Every summer, hundreds of endangered sea turtles hatch on the beaches of Cyprus. Enviromentalists estimate that the island is the site for more than 30 percent of the nests of loggerhead turtles (caretta caretta) and more than 20 percent of those of the green turtle (chelonia mydas).
Only one out of every thousand turtles that hatches makes it into adulthood. Organizations like the Society for Protection of Turtles (SPOT) are seeking to increase those numbers by making sure that more baby turtles make it into the ocean, says AFP via Raw Story:
Not all the babies had the same strength. Some set out energetically for the Mediterranean sea, others lay motionless until the waves snatched them away.
At night, baby turtles know their way thanks to the moonís reflection on the sea. When there is no moon, they are guided by the torch of a volunteer standing waist-deep in the sea.
Members of SPOT and other conservationist groups also place metal grids over nests after mother turtles lay their eggs, as protection from foxes and other predators; otherwise, some 60 percent of the eggs would be eaten. These efforts to protect the beaches where the turtles nest have led to what environmentalist Andreas Demetropoulos says is a veritable “explosion” in the turtle population on Cyprus alone of places in the Mediterranean.
South Cyprus, North Cyprus and the Dangers of Development
Demetropoulos is from south Cyprus.†After being under the Ottoman Empire’s control for three centuries and becoming a British protectorate in 1878, Cyprus was granted independence in 1960. †But the†island has been divided since 1974, when troops from Turkey invaded the north after clashes between Greek Cypriots and Turkish Cypriots occurred and Greek Cypriot nationalists and the Greek military junta attempted to take control of the island.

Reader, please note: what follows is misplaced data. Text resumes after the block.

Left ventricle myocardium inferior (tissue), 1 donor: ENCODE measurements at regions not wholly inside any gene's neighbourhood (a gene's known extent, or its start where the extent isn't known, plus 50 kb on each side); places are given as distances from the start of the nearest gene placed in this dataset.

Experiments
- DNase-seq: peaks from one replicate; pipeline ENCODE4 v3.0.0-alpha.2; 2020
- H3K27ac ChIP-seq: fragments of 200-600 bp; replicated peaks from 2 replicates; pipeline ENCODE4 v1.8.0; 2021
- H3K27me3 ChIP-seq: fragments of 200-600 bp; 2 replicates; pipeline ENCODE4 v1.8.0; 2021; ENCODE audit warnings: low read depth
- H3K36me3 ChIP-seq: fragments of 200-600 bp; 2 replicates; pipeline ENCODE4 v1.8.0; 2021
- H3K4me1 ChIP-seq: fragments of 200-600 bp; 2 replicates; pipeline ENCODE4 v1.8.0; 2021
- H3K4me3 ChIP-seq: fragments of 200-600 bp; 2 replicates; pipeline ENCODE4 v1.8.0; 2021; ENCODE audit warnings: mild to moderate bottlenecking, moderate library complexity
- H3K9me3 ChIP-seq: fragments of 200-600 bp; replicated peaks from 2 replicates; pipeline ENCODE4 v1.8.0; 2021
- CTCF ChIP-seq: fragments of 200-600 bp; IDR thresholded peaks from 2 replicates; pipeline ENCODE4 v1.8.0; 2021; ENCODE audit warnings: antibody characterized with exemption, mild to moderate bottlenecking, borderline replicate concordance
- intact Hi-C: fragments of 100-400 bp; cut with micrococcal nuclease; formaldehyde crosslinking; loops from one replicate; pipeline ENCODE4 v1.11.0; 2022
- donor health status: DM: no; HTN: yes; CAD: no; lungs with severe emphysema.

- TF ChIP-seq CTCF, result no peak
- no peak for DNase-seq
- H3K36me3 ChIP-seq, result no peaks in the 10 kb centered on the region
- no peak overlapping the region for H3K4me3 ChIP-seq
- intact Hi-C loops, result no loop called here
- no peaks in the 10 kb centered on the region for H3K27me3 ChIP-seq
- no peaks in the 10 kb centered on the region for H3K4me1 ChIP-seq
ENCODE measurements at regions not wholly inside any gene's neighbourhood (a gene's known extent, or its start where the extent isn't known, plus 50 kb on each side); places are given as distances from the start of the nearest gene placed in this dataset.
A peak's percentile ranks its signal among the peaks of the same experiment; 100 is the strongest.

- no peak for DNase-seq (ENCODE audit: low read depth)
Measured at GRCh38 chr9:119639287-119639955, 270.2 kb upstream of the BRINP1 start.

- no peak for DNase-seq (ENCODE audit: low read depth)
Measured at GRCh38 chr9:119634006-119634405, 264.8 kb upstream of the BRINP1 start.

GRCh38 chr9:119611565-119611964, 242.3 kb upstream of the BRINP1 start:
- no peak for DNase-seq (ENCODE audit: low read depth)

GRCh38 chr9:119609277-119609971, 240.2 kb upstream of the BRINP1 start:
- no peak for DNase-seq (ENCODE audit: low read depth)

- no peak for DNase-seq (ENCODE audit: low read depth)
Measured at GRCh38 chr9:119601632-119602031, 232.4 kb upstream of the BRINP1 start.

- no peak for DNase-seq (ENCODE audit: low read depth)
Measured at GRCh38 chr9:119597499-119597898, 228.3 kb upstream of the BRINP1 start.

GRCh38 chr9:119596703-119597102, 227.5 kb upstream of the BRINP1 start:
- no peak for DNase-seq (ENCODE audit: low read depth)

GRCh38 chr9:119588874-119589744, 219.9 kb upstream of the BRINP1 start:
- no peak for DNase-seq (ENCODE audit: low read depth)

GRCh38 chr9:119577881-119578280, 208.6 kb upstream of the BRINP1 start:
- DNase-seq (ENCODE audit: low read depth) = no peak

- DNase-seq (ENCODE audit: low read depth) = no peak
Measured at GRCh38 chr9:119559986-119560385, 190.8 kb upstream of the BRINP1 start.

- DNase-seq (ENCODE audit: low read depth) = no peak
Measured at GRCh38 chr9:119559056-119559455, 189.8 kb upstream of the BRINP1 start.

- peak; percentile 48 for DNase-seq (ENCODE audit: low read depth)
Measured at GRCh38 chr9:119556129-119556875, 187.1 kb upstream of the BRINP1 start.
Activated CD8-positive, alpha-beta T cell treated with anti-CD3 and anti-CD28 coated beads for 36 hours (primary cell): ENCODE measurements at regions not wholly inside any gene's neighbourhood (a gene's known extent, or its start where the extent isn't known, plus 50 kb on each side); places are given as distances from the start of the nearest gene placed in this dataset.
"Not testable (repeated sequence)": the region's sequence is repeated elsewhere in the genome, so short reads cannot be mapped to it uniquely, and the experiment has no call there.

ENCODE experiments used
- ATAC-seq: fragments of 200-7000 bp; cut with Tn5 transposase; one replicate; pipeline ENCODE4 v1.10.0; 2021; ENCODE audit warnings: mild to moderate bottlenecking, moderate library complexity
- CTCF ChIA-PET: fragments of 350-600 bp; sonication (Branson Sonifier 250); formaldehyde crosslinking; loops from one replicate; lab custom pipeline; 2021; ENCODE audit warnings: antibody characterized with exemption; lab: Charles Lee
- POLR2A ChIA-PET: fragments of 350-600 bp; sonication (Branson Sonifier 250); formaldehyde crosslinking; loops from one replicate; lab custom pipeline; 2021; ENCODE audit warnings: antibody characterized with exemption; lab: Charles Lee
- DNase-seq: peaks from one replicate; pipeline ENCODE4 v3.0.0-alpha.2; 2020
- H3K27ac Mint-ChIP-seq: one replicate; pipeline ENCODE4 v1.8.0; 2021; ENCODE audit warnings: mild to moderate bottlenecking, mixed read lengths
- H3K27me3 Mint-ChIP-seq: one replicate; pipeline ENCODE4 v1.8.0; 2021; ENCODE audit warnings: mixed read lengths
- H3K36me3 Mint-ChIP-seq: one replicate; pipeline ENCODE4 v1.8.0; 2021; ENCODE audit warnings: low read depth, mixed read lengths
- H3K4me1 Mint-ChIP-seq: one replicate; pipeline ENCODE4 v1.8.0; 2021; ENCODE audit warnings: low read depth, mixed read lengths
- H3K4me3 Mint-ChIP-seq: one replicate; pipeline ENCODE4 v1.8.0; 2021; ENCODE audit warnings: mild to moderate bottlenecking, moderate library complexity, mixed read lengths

After this, Cyprus was partitioned, with about 59 percent of it now under the Republic of Cyprus and 36 percent part of the Turkish Republic of Northern Cyprus, which is only recognized by Turkey.
Cyprus is a popular tourist destination for Europeans; South Cyprus is now more affluent and became a member of the euro zone in 2008. As Hasibe Kuset-Oglu, an environmentalist from northern Cyprus, points out, being less prosperous economically has been to the sea turtles’ advantage, as developers have been less interested in undertaking construction and bringing in heavy tourism.
Nonetheless, activists on both parts of the island have been pressuring politicians to limit development and to protect the beaches where the turtles lay their eggs. Since 1971, the turtles in the south have been protected by government regulations; such efforts have arisen more slowly in the north.
Cyprus’ Economy Needs the Turtles More Than Ever
Over the summer, Cyprus (one of the smallest euro zone nations) found itself joining Portugal, Ireland and Greece in requesting a bailout from the European Union to save its banks, which reported huge losses due to exposure to the debt crisis in Greece. The “troika” of the International Monetary Fund, the European Commission and the European Central Bank are seeking stringent austerity measures, including a†15 percent cut in the state payroll by the end of 2013 and a 10 percent cut in benefits.
Cyprus’ President Demetris Christofias has inveighed against the “greed and mistakes of bankers and mistakes in supervision.” The government noted that “we want to take these decisions in a manner which does not unfairly burden workers and ordinary people who are in no way to blame for this situation.” Cyprus has been considering taking up long-time ally Russia’s offer of a 5 billion euro loan.
In such circumstances, it seems that tourism can only become more important to shore up Cyprus’ ailing economy. As†AFP notes, tourists are thrilled to see the hatching of the baby turtles, but will the island country keep their habitat safe as it seeks to pull itself out of an economic crisis?
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Photo by Leonid Mamchenkov